The ideal male is “jacked and shredded.” That is what the majority of fitness related media tells men. It is no longer acceptable to just be healthy, men now have to build muscle and look lean. Why?
The roles of men and women have been changing since the late 1950s. These changes are in large part due to women working in traditionally male-dominated occupations. According to research by Susan Alexander published in Sociological Perspectives, the changing roles of women have created a crisis of identity in some males. This has led some men to adopt unhealthy behaviours to distinguish themselves from women, according to a study by Will Courtenay published in Social Science & Medicine. His research suggests that some men will use these behaviours to show that their bodies are more powerful and superior to women’s bodies. This attitude of dominance is supported by research by Viren Swami and Martin Voracek published in Psychology of Men & Masculinity. Swami and Voracek found that men with a strong desire for muscularity were more likely to objectify women, have hostility towards women, and exhibit sexist attitudes. This male insecurity has resulted in a trend towards body dissatisfaction and a desire to get bigger at all costs.
According to the Diagnostic and Statistical Manual of Mental Disorders, muscle dysmorphia (MD) is a type of body dysmorphic disorder (BDD) where an individual, usually male, becomes obsessed with the idea that he is not lean enough and his muscles are too small. These males usually have normal or above average muscle mass. Males with MD may diet and workout to the point where their quality of life and health are at risk. Some turn to steroids to increase their muscle mass. A study led by Courtney Pope and published in Body Image, investigated the clinical features of MD in males with BDD. Pope’s team found that when compared to males with just BDD, 50 percent of MD males had attempted suicide, had a poorer quality of life, and a higher prevalence of substance and steroid abuse. Research published in Eating Disorders by Frederick Grieve, suggests that media promoting a muscular ideal is one of several factors that can lead to MD in males.
It is no secret that corporations capitalize on the insecurities of men and women to sell products. According to an IBIS World Market Research Report, health and fitness clubs alone earned $27 billion annually in the United States. With this kind of money at stake, the health and fitness industries create advertising campaigns that promote extreme ideals of the male body to keep men insecure and consuming. These campaigns are extremely effective as Richard Leit and his research team found out. The researchers wanted to see the effects of images of muscular men on 20-year-old males. Leit and his team recorded how the young males viewed their bodies before and after a brief presentation of muscular men. The researchers found that the presentation significantly changed how participants viewed their own bodies. Their study was published in the International Journal of Eating Disorders.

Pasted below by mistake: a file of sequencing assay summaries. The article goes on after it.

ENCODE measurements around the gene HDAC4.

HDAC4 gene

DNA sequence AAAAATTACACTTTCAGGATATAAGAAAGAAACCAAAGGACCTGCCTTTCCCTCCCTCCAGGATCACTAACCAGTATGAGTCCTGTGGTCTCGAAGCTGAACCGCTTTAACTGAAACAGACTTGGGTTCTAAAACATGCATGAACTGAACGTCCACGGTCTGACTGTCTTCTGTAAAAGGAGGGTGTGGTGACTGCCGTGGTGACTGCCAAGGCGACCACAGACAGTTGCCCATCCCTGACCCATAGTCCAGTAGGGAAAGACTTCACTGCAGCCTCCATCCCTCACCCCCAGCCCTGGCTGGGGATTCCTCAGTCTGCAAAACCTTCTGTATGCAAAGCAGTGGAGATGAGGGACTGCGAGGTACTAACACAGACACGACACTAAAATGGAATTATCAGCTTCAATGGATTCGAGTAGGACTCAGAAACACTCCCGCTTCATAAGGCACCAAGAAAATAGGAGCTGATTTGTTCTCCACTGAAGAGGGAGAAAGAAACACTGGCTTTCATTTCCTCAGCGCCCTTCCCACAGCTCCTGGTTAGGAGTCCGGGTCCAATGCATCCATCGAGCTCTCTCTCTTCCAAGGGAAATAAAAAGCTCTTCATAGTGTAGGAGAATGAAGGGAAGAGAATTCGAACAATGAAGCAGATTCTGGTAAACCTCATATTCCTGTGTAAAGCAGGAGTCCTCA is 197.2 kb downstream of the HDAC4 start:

The portrayal of the ideal male body as overly muscular has even infiltrated male-oriented toys. Research published in Body Image by Timothy Baghurst and his team, looked at the change in physical dimensions of action figures over 25 years. The authors found that neck, chest, arm, forearm, thigh and calf measurements had increased in size by 50 percent or more over the past 25 years. Leit and his team suggest that when compared to the dimensions of an average man, the increase in size of some body parts was unrealistic and unobtainable. This distorted representation of the male body could negatively influence preadolescent male body image and lead to MD later in life. The next generation is primed and ready for the health and fitness industry to manipulate and exploit.
To be jacked and shredded is to be a slave. Every dollar spent on every inch gained and every pound lost will be your tithes to the corporate gods. To be jacked and shredded is to accept the judgment of marketing campaigns that prey upon masculine insecurities and contribute to or aid in the development of potentially serious mental disorders. To be jacked and shredded is to be caught in an endless chase for an illusion. So, is being jacked and shredded worth the price?
Rodney Steadman 17 March 2014
Alexander SM (2003). Stylish hard bodies: branded masculinity in Men’s Health Magazine.Sociological Perspectives, 46 (4), 535-554.
American Psychiatric Association. (2013). The Diagnostic and Statistical Manual of Mental Disorders: DSM 5.
Baghurst T, Hollander DB, Nardella B, & Haff GG (2006). Change in sociocultural ideal male physique: An examination of past and present action figures. Body image, 3 (1), 87-91 PMID: 18089212
Courtenay WH (2000). Constructions of masculinity and their influence on men’s well-being: a theory of gender and health. Social science & medicine (1982), 50 (10), 1385-401 PMID: 10741575
Grieve FG (2007). A conceptual model of factors contributing to the development of muscle dysmorphia. Eating disorders, 15 (1), 63-80 PMID: 17162642
Leit R, Gray J, & Pope H (2002). The media’s representation of the ideal male body: A cause for muscle dysmorphia? International Journal of Eating Disorders, 31 (3), 334-338 DOI: 10.1002/eat.10019
Pope CG, Pope HG, Menard W, Fay C, Olivardia R, & Phillips KA (2005). Clinical features of muscle dysmorphia among males with body dysmorphic disorder. Body image, 2 (4), 395-400 PMID: 17075613
Swami V, & Voracek M (2013). Associations among men’s sexist attitudes, objectification of women, and their own drive for muscularity. Psychology of Men & Masculinity, 14 (2), 168-174 DOI: 10.1037/a0028437